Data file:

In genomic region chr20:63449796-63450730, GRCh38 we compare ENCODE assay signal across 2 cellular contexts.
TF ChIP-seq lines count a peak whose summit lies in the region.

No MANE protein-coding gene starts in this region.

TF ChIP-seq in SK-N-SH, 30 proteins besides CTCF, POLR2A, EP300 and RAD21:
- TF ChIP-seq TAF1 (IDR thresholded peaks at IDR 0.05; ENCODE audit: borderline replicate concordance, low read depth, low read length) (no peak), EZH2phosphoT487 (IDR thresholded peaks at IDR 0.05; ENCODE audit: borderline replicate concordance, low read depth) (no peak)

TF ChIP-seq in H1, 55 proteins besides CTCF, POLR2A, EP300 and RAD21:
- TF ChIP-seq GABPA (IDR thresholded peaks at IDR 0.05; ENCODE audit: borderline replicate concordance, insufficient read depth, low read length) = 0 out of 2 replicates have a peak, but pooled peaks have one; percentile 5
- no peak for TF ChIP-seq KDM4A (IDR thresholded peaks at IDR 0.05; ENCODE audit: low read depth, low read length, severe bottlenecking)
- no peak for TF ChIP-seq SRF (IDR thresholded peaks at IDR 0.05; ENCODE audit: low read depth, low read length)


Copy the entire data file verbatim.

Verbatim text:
In genomic region chr20:63449796-63450730, GRCh38 we compare ENCODE assay signal across 2 cellular contexts.
TF ChIP-seq lines count a peak whose summit lies in the region.

No MANE protein-coding gene starts in this region.

TF ChIP-seq in SK-N-SH, 30 proteins besides CTCF, POLR2A, EP300 and RAD21:
- TF ChIP-seq TAF1 (IDR thresholded peaks at IDR 0.05; ENCODE audit: borderline replicate concordance, low read depth, low read length) (no peak), EZH2phosphoT487 (IDR thresholded peaks at IDR 0.05; ENCODE audit: borderline replicate concordance, low read depth) (no peak)

TF ChIP-seq in H1, 55 proteins besides CTCF, POLR2A, EP300 and RAD21:
- TF ChIP-seq GABPA (IDR thresholded peaks at IDR 0.05; ENCODE audit: borderline replicate concordance, insufficient read depth, low read length) = 0 out of 2 replicates have a peak, but pooled peaks have one; percentile 5
- no peak for TF ChIP-seq KDM4A (IDR thresholded peaks at IDR 0.05; ENCODE audit: low read depth, low read length, severe bottlenecking)
- no peak for TF ChIP-seq SRF (IDR thresholded peaks at IDR 0.05; ENCODE audit: low read depth, low read length)